Do you like to keep track of multiple conditions on a single spreadsheet? Google Sheets has you covered! In this post, we’ll show you how to create conditional formatting rules that run based on the value of two or more columns.
Conditional Formatting in Google Sheets
There are multiple conditional formatting options in Google Sheets, including text formatting, number formatting, and bar chart formatting.
One common use of conditional formatting is to change the text formatting for different cells based on a condition. For example, you can change the font size for cells that have a value greater than 50, or change the color of cells that have a value greater than 100.
You can also use conditional formatting to change the number formatting for different cells. For example, you can change the number font size and color for cells that have a value greater than 100.
Bar Chart Formatting
You can also use conditional formatting to create bar charts. For example, you can use conditional formatting to change the color of bars that have a value greater than a certain threshold.
Applying Multiple Conditions
In Google Sheets, you can conditional format cells based on multiple conditions. This can be helpful if you need to format data in a table in a way that depends on multiple factors.
For example, you might want to format a row of data in a table based on the height of a person. You could use a conditional formatting rule to conditionally format the height column based on a user’s gender.
Here’s how to do it:
1. Look at the data you want to format.
2. In the data row you want to format, click the icon in the toolbar that looks like three lines stacked on top of each other.
3. Click the conditional formatting button.
4. In the conditional formatting dialog box, under “Conditional Formatting Rules,” select “Multiple conditions.”
5. In the “Multiple conditions” dialog box, select the conditions you want to use.
6. Click the “Format” button.
7. In the “Format” dialog box, you can choose how the data should be formatted.
8. Click the “Close” button to apply the conditional formatting.
Using OR & AND Logic
Conditional formatting can be expanded to include more than two conditions. To do this, we use the OR (or) operator. In this example, we are formatting the cells based on whether the value in the cell is greater than or equal to 100 and less than or equal to 200.
To format the cells based on the OR operator, we need to add an extra column to our spreadsheet. We’ll call this column “Condition.”
Then, we will insert the OR operator into the cell just below the “Data” column, like this:
Finally, we will format the cells using the conditional formatting menu, like this:
= conditionalFormatting.format(Cell1, Cell2, “Condition”)
Duplicate values in google spreadsheet can be highlighted in various ways to make them easily identifiable. One simple way is to use the conditional formatting feature to apply a different color to values that are duplicates.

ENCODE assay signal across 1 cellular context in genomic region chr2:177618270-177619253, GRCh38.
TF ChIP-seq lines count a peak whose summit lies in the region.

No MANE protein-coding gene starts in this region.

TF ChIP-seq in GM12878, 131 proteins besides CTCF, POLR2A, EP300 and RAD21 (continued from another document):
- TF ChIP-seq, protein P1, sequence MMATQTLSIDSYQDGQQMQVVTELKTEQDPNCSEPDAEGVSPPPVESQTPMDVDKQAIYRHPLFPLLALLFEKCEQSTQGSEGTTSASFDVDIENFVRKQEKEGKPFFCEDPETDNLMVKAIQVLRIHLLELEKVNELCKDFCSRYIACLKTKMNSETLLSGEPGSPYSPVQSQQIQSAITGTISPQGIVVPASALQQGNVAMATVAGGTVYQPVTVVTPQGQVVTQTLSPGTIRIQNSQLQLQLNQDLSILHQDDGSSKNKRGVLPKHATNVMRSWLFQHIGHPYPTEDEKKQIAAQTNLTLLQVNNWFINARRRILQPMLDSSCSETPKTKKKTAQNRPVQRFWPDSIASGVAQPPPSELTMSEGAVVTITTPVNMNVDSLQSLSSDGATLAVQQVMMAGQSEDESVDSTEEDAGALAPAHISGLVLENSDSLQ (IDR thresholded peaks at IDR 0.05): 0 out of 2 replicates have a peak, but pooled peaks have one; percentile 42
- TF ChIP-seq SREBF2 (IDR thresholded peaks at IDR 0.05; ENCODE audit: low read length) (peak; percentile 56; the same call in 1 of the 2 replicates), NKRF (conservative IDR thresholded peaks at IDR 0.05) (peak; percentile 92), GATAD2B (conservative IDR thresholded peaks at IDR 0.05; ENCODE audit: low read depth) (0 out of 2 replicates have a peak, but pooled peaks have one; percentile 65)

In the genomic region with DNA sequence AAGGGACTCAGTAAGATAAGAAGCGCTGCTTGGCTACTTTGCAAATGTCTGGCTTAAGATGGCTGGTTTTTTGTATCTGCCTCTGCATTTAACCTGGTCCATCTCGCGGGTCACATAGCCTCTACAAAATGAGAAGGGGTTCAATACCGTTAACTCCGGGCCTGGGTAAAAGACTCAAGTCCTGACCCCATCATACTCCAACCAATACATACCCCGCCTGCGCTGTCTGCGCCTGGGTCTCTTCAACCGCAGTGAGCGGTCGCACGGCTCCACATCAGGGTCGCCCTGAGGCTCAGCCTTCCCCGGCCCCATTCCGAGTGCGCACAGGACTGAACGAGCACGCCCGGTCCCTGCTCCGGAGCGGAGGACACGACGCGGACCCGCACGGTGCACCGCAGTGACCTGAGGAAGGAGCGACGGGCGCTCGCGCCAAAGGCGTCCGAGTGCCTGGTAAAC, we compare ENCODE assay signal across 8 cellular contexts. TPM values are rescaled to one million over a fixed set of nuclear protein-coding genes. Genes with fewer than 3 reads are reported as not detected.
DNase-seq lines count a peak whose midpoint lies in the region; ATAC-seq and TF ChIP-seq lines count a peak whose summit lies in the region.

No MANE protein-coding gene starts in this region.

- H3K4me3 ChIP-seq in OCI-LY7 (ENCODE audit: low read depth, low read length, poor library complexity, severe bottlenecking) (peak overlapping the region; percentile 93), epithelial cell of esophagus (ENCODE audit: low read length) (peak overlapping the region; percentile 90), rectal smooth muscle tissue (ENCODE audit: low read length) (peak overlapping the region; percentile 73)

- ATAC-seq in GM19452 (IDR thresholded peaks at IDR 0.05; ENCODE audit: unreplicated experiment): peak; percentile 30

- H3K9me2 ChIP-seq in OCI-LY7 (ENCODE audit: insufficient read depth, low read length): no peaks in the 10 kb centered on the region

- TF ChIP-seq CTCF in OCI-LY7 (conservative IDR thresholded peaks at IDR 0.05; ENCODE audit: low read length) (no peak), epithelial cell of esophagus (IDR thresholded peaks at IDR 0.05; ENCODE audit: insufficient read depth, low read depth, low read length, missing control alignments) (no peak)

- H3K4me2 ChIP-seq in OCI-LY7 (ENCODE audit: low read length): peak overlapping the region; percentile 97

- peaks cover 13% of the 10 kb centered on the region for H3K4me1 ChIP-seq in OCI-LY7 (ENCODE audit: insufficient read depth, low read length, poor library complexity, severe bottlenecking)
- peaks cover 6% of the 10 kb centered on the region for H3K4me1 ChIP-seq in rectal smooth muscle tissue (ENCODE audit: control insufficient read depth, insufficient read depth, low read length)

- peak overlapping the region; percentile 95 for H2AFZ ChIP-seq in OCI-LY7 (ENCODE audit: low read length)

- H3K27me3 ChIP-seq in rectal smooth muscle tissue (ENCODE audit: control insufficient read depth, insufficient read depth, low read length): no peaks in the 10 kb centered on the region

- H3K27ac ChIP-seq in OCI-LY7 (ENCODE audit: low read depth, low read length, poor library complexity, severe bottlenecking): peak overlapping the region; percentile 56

For example, you could conditional format a cell to highlight any values that are duplicates by selecting the “Duplicate Values” option from the Format Cells dialog box. This will cause the cell to display a blue border around the values, and they will also be highlighted in a different color.
You can also use the “Duplicate Values” filter in the Filters panel to find and highlight duplicates automatically. Just select the “Duplicate Values” filter, and then click on the “Apply” button to start highlighting duplicates.
Both of these methods will highlight duplicates both in the current spreadsheet row and column, so be sure to select the appropriate filter depending on your needs.
Custom Number Formats
There are a few number formats that you can use in Google Sheets. The general format is as follows:
1, 2, 3, 4
The first number is the value that will be displayed, the second number is the value that will be used if the first number is less than the second number, and the third number is the value that will be used if the first number is greater than the second number.
For example, if you want to format a column to show the number of times a certain condition is met, you can use the format 1, 2, 3, 4,
- If the condition is met four times, the column will show “1”, “2”, “3”, and “4”. If the condition is met three times, the column will show “1”, “1”, and “2”. If the condition is met twice, the column will show “1”, “2”, and “3”. And if the condition is not met, the column will show “1”, “2”, “3”, and “4”.
Checking for Blank Cells
The simplest way to check for blank cells is to use the IF function in Google Sheets. The IF function will return a value if the condition is met, or it will return a blank cell if the condition is not met.
For example, to check for a cell that is empty, you would use the IF function like this:
This would return the value “true” if the cell A2 is greater than 0 and less than 100, or it would return the value “false” if the cell is not empty.
If you need to conditionally format data in a Google Sheets spreadsheet, you can use the IF function. For example, if you want to format a cell if it contains a number between 1 and 100, you would use the IF function and enter: IF(B4>=1, “small”, “large”)